Application Migration with MDT 2010

Move your apps from XP to Windows 7

When you use Microsoft Deployment Toolkit (MDT) 2010 to migrate Windows XP workstations to Windows 7, applications currently installed on XP aren’t migrated to Windows 7—at least not by default. But with just a little work and tweaking on your part, MDT can perform something close to application migration.

There are four Windows 7 installation scenarios: refresh, replace, bare-metal, and upgrade. A refresh scenario simply updates the OS of an existing computer. A replace scenario replaces the physical computer and the OS. Bare-metal installations are performed on computers with no OS installed or by wiping the current OS and installing from scratch. Upgrades are possible only from Windows Vista (not XP). Although you could technically upgrade XP to Vista, then Vista to Windows 7, doing so isn’t really feasible.

PROBLEM: You need to migrate your Windows XP machines to Windows 7 without having to manually reinstall every application.

SOLUTION: Use MDT 2010 to create a repeatable migration scenario complete with applications and their settings.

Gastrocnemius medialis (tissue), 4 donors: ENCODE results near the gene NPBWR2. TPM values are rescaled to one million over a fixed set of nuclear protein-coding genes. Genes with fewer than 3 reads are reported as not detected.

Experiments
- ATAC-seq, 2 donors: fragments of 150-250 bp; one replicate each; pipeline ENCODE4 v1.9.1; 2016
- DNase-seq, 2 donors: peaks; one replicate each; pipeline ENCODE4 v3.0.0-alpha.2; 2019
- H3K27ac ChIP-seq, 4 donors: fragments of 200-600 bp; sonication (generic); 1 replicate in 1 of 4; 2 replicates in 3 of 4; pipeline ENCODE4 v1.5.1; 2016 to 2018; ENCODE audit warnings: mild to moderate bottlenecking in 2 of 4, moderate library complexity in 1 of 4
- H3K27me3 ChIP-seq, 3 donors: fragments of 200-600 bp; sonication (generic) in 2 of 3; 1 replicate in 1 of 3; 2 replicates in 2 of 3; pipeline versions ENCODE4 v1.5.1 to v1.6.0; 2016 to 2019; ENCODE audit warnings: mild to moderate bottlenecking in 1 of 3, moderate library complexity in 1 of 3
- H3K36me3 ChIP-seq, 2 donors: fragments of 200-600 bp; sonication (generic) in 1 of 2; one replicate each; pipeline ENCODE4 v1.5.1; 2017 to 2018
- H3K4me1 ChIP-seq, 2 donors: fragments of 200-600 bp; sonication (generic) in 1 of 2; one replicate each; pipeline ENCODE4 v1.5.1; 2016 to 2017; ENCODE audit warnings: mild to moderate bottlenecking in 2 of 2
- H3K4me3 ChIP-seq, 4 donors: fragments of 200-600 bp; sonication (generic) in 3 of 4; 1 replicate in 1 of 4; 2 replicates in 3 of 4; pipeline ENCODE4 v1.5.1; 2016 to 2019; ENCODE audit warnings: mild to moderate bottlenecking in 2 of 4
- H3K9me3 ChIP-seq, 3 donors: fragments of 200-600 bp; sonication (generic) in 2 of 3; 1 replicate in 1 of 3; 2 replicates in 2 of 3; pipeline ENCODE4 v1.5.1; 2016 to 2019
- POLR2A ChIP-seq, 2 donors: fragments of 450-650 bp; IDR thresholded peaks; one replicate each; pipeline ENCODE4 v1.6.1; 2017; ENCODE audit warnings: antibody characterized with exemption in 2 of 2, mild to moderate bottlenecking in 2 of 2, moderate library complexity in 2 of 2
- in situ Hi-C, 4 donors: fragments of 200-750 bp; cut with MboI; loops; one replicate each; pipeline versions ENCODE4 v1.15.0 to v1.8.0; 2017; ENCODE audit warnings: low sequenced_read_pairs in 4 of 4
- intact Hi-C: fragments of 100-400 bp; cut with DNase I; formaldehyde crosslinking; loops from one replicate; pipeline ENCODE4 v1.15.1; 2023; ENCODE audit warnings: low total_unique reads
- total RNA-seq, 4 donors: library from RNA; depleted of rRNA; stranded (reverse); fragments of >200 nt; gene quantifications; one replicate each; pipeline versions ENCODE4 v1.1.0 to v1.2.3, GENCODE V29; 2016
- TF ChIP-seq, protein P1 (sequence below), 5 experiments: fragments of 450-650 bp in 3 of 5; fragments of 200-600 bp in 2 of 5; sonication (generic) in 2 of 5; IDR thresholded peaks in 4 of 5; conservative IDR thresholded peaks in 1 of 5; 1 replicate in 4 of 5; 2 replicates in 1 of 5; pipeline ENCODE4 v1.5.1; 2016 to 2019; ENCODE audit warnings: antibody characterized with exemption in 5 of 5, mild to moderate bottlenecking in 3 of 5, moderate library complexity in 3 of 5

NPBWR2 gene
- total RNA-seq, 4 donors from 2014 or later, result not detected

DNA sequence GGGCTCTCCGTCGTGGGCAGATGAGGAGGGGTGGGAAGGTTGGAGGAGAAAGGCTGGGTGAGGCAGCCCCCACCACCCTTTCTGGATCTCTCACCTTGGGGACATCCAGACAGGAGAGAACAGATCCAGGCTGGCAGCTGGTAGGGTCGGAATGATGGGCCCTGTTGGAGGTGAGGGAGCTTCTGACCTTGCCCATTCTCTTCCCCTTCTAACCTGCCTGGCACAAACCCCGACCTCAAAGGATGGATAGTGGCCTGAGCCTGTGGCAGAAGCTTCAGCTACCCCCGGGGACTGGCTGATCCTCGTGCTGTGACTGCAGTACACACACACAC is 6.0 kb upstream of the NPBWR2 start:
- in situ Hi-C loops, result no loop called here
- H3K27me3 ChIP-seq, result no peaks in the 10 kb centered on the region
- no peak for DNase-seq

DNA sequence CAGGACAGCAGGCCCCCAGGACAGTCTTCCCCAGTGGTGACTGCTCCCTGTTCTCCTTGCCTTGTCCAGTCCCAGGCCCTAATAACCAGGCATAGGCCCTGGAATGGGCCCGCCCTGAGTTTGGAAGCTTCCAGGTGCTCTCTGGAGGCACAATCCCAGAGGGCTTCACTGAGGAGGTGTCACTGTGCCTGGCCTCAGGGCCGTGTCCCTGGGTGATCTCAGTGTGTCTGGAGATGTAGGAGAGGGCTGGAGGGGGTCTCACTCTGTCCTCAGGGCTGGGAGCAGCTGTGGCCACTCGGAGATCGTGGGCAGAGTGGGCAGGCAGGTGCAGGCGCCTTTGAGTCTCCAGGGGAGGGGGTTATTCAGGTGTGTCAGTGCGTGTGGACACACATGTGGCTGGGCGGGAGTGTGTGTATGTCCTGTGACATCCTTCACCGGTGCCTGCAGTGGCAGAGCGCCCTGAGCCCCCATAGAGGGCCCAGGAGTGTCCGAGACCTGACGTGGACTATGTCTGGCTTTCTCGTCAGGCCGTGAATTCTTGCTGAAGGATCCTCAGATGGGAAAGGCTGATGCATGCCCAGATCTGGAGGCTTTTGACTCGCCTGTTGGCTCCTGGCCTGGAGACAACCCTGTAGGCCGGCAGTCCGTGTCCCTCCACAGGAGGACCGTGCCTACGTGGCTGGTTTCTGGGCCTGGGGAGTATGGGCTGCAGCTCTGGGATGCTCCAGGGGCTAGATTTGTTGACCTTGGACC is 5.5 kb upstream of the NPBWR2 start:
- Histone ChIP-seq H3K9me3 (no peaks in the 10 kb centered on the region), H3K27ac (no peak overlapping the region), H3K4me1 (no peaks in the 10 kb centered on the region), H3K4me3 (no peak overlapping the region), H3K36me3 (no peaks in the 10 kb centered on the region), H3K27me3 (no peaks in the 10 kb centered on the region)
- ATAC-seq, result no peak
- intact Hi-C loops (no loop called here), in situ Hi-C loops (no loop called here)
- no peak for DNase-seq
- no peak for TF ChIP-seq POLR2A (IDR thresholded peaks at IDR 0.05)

WHAT YOU NEED: MDT 2010; a deployment share as described in InstantDoc ID 103607; a task sequence as described in InstantDoc ID 125154; an application added to the Deployment Workbench (DW)

1. Create a deployment share
2. Import Windows 7
3. Add applications to the DW
4. Find application information from XP
5. Configure MDT DW with XP application information
6. Create a task sequence
7. Update the deployment share
8. Migrate XP workstations

DIFFICULTY: 4 out of 5


In this article I explain how to set up MDT 2010 to reinstall applications found on XP workstations and apply the applications’ settings after Windows 7 has been installed in a refresh scenario. I also discuss how to force application installation in bare-metal and replace scenarios.

Before you start, you need to install MDT 2010, which is available as a free download from Microsoft. MDT 2010 requires the Windows Automated Installation Kit for Windows 7. After you install MDT, the snap-in you’ll use is the Deployment Workbench (DW). You can find the DW under Start, All Programs, Microsoft Deployment Toolkit, Deployment Workbench.


Step 1: Create a Deployment Share